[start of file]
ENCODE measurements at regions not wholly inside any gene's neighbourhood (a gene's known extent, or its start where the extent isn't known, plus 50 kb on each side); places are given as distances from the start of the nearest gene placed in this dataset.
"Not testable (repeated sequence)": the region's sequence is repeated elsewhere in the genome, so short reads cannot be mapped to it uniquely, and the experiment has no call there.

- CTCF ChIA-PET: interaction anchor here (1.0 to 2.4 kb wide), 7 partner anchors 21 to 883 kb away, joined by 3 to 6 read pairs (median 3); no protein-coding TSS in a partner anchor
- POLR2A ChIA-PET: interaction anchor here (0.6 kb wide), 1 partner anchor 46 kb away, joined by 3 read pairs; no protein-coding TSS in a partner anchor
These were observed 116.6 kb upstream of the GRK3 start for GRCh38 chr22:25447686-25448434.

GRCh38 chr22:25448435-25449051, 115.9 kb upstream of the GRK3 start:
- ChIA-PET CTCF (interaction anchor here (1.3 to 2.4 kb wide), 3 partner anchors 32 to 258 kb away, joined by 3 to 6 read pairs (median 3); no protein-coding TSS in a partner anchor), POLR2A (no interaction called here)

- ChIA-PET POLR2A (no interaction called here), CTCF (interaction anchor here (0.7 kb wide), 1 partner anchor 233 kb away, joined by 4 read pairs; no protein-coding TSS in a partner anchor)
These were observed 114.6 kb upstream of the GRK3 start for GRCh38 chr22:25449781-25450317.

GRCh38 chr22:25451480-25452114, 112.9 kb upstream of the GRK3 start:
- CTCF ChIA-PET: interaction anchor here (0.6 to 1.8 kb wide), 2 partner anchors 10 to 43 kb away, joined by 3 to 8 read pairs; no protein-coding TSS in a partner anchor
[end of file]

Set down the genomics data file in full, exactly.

ENCODE measurements at regions not wholly inside any gene's neighbourhood (a gene's known extent, or its start where the extent isn't known, plus 50 kb on each side); places are given as distances from the start of the nearest gene placed in this dataset.
"Not testable (repeated sequence)": the region's sequence is repeated elsewhere in the genome, so short reads cannot be mapped to it uniquely, and the experiment has no call there.

- CTCF ChIA-PET: interaction anchor here (1.0 to 2.4 kb wide), 7 partner anchors 21 to 883 kb away, joined by 3 to 6 read pairs (median 3); no protein-coding TSS in a partner anchor
- POLR2A ChIA-PET: interaction anchor here (0.6 kb wide), 1 partner anchor 46 kb away, joined by 3 read pairs; no protein-coding TSS in a partner anchor
These were observed 116.6 kb upstream of the GRK3 start for GRCh38 chr22:25447686-25448434.

GRCh38 chr22:25448435-25449051, 115.9 kb upstream of the GRK3 start:
- ChIA-PET CTCF (interaction anchor here (1.3 to 2.4 kb wide), 3 partner anchors 32 to 258 kb away, joined by 3 to 6 read pairs (median 3); no protein-coding TSS in a partner anchor), POLR2A (no interaction called here)

- ChIA-PET POLR2A (no interaction called here), CTCF (interaction anchor here (0.7 kb wide), 1 partner anchor 233 kb away, joined by 4 read pairs; no protein-coding TSS in a partner anchor)
These were observed 114.6 kb upstream of the GRK3 start for GRCh38 chr22:25449781-25450317.

GRCh38 chr22:25451480-25452114, 112.9 kb upstream of the GRK3 start:
- CTCF ChIA-PET: interaction anchor here (0.6 to 1.8 kb wide), 2 partner anchors 10 to 43 kb away, joined by 3 to 8 read pairs; no protein-coding TSS in a partner anchor